Sai Mal home. There is a simple-hearted farmer, named 李堊寬 in this village. One of our relatives, 尹敬夫, persued Yi to gamble with him and loaded him with a "debt" of some 30 Yen the interest of which Yi had to pay for 13 years running in 3 bags of unhulled rice, per annum. Everybody in the village saw the injustice of it but none dared to say anything. But 敬夫 dying some years ago left a son(弘求) who in the space of three or four years wrecked his fortune completely in riotous living and would have been a penniless and homeless beggar had I not bought his lands in order to keep them from going into the hands of usurers and to charge myself with the thankless task of supplying his means of living. Yi's son in gambling won 3 to 4 thousand Yen from 弘求 and 鴻善 lately, and built last Spring a nice house, with the money. The villagers regard this as a just restitution of 敬夫's ill-gotten money to the poor simple-hearted Yi.
 

27. 12월 27일

1
27th. Saturday. Gloomy.
 
2
About 11 a.m. left Sai Mal. In Toon Po, I visited the Church to see the Bible woman in charge. The handful of women and boys who make up the membership of the feeble church have decorated the straw-thatched house of worship with green pine branches at the gate and flags with red cross painted on them. Homely as these decorations are, they showed that the Christian women and children have done what they could to celebrate in this heathen village, the birth of the "Light of the World". Gave the Bible woman ¥20.00 for rethatching the building.
3
Walked 30 li to 平澤 station. Just before we boarded the train snow flakes began to fly about 3 : 45 p.m. Arrived Seoul 7:30 p.m. All well at home. Heavy snow in Seoul.
 

28. 12월 28일

1
28th. Sunday. Gloomy.
 
2
Had a poor rest last night. When darling 恩姬 awoke this morning, she manifested real joy to see me and hugged me in her little arms. She is a sweet darling. Hear she missed me very much when she was sick of constipation during my absence.
3
Worshipped at 宗橋 Church as usual.
4
Last night's snow must have been unusually heavy as the telegraph and telephone wires in the city are down in many places.
5
3 p.m. Mr. Cynn gave a lecture on the "New Year" to a fairly good crowd in Y.M.C.A. auditorium. He said, when he left my room almost in a soliloquy "Next year I must do something no matter where".
 

29. 12월 29일

1
29th. Monday. Bright-very cold. 14°F.
 
2
Y.M.C.A. as usual. This magnificent snow has converted the surrounding mountains as well as trees etc. into veritable silver world. Hopes are expressed by people that the influenza germs are killed by the snow storm which must have purified the air. If the snow has fallen in the country districts as thick as it has in Seoul farmers must rejoice. Yet the poor people in the city well suffer more from the scarcity of fuel and the rise of its price.
3
4 p.m. went to the meeting of the Board of Trustees at the home of Dr. Avison. The Doctor says he has seen such a snow in Seoul for the first time and he has been in Korea over 30 years!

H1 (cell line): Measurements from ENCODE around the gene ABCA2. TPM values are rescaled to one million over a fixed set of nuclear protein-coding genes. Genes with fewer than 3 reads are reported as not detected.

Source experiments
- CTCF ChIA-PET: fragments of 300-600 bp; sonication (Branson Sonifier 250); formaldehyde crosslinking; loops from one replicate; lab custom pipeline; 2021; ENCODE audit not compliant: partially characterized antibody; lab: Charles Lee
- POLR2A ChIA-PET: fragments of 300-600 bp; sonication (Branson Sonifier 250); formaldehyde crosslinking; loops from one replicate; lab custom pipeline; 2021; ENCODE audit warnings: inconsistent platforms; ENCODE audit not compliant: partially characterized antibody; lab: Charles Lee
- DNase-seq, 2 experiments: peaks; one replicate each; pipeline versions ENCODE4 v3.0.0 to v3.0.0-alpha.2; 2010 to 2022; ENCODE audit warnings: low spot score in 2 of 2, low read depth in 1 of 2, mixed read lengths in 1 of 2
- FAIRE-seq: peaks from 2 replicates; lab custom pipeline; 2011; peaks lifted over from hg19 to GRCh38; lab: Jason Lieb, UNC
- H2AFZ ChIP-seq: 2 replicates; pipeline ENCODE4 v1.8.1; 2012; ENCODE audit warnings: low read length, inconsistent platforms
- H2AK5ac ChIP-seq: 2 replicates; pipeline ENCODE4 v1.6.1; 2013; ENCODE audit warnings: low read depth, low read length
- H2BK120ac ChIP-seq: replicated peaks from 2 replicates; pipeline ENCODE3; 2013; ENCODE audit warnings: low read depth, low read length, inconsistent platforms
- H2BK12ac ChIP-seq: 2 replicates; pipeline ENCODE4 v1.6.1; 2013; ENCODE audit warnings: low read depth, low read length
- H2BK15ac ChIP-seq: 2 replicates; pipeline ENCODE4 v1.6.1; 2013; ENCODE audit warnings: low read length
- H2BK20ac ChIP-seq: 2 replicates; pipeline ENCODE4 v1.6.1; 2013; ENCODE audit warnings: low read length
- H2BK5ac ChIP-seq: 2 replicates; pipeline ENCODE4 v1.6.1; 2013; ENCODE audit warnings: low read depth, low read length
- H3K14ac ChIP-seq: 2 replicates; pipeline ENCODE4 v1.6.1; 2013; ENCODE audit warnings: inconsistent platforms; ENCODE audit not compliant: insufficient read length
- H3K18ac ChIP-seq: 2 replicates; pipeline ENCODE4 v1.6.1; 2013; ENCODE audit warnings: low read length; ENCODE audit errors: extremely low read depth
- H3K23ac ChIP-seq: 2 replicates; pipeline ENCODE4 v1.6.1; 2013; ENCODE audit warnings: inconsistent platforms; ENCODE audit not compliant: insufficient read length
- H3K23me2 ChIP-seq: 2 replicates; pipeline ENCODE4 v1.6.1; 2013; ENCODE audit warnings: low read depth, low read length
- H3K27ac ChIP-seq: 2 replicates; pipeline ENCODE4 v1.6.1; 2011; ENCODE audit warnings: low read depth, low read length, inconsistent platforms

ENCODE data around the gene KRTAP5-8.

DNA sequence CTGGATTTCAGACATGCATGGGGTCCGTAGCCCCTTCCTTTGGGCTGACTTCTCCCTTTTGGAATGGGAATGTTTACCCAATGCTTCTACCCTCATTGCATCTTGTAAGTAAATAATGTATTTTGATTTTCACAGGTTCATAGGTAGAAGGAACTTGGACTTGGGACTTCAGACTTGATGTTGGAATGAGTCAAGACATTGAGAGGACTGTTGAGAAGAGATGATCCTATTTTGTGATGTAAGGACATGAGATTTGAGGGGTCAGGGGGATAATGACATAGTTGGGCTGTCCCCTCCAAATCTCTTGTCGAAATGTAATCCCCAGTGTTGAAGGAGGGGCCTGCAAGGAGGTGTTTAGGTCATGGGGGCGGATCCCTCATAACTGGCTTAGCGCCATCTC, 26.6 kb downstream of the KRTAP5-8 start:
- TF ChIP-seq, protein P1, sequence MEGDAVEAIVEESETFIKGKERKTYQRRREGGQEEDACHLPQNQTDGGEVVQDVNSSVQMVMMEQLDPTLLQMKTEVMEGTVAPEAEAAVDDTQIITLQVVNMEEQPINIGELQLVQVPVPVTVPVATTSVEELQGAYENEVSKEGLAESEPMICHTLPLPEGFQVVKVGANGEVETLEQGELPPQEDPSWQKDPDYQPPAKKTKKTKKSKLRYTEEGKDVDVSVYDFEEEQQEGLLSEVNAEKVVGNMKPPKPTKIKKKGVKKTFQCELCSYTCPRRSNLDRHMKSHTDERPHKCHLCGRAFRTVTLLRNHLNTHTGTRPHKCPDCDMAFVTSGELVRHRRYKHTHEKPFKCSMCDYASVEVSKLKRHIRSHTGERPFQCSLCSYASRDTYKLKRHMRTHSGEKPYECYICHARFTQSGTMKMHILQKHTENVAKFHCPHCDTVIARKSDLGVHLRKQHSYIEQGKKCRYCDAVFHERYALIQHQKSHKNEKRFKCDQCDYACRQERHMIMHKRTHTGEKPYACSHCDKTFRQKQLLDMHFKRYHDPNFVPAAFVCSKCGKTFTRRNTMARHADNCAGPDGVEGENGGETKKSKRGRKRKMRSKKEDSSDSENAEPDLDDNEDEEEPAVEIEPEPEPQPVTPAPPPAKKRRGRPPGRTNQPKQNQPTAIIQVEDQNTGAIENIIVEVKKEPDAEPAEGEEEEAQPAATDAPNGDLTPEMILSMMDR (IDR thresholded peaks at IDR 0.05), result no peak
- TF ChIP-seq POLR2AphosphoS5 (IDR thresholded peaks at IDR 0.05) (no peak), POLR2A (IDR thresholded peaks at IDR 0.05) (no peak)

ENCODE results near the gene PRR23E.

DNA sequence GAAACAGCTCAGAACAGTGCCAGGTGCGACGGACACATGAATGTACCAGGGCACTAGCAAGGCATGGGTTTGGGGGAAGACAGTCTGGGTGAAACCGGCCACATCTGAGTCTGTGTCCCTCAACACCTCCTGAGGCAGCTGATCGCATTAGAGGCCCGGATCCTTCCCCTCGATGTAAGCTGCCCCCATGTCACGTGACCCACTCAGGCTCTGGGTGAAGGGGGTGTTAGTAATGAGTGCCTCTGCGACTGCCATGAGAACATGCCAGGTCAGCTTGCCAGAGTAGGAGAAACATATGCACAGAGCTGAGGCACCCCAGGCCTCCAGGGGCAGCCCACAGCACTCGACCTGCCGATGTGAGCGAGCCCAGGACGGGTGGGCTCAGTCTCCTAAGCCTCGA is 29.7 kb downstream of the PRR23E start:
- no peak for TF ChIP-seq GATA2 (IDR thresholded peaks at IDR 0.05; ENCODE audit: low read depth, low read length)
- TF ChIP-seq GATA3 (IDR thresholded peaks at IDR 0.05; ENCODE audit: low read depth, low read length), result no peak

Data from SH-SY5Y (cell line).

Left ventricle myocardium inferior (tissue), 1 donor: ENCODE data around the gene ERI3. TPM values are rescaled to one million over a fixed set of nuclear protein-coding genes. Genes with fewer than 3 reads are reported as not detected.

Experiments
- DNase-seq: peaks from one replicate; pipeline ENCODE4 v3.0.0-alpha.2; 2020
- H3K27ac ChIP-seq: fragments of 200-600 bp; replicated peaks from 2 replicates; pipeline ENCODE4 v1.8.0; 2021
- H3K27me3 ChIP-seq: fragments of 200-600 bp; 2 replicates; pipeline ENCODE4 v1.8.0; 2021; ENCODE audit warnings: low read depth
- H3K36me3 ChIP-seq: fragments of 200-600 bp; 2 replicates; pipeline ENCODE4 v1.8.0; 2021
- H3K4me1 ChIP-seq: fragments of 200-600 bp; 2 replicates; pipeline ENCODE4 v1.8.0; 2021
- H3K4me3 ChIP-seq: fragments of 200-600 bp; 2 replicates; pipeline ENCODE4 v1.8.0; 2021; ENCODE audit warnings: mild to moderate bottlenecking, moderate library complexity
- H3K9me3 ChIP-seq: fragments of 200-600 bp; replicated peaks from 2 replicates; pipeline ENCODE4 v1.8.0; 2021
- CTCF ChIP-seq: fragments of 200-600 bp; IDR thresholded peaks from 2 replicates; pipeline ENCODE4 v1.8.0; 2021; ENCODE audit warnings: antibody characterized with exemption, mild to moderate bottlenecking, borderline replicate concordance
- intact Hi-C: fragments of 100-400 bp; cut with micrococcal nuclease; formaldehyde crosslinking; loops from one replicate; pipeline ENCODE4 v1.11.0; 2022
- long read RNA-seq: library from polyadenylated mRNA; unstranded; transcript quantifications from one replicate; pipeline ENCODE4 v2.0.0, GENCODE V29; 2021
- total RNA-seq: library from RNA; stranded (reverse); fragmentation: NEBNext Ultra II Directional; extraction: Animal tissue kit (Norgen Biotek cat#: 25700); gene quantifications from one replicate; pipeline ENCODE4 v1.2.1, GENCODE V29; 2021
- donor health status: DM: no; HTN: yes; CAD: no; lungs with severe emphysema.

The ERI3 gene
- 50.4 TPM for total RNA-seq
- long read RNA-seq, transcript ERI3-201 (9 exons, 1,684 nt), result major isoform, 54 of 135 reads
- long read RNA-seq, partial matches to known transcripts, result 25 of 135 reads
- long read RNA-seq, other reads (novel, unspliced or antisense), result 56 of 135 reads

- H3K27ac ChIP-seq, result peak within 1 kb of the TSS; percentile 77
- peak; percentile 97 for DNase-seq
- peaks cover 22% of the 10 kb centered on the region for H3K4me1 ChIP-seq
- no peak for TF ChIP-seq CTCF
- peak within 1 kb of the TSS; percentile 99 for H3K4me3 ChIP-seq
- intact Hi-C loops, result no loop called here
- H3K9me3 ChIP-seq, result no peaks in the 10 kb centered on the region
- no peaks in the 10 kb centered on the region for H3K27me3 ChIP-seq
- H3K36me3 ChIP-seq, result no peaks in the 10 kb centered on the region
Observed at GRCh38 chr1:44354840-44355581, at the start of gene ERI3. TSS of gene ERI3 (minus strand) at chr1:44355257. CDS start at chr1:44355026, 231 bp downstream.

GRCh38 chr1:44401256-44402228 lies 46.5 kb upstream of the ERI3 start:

4
Glad to know that Miss Pak In Duk has been released. How I wish to see her and greet her in person!
 

30. 12월 30일

1
30th. Tuesday. Pale. 6°F. 高聖運 來信.
 
2
發信: 李鍾元. Sent 高 letter.
3
Very cold. Stayed at home. A Japanese ex-convict 南里 with whom I roomed in Taiku in 1913 came to see me. He had 3 scrolls of Chinese painting for which he claimed ¥500. Along he showed me a scroll of writing said to be that of a Japanese princess. "I can get ten thousand Yen for this at any bank" said he. He wound up his tedious visit by asking me to lend him ¥70.00 just for a few days―as the heavy snow has interrupted communications with his home. I gave him ¥5.00 as I did ¥20.00 a year or so ago. I feel a sort grateful to this man for he was very considerate to me when we were together in prison.
4
Strange to say that the four Japanese ex-convicts whom I met after my return home have proved cheats thus proving the powerlessness of prison to reform a fallen man.
 

31. 12월 31일

1
31st. Wednesday. Gloomy―A little snow in the evening.
 
2
發信: To Allen.
3
Y.M.C.A. as usual. Learned for the first time that Dr. Tim Rechard had passed away some time last Spring. One of the few pleasurable events that live ever fresh in my memory is the pleasant evenings I had at his home in Shanghai, in 1893-4. The last time I saw him was on the occasion of the dedication of the Central Y.M.C.A. His pronounced pro-Japanese attitude was expressed in his address. I have forgotten every word he said on the occasion except the sentence: "Prince Ito is not a church member because no church is big enough for him". A Salvation Army man shouted "Halleluja" to the disgust of some and the surprise of all. Mailed a registered letter containing a Bill of Exchange on N.Y. for750.00 to my boy Allen. God bless him in the coming year as He has done during the past.
4
Praise God from whom all blessings flow!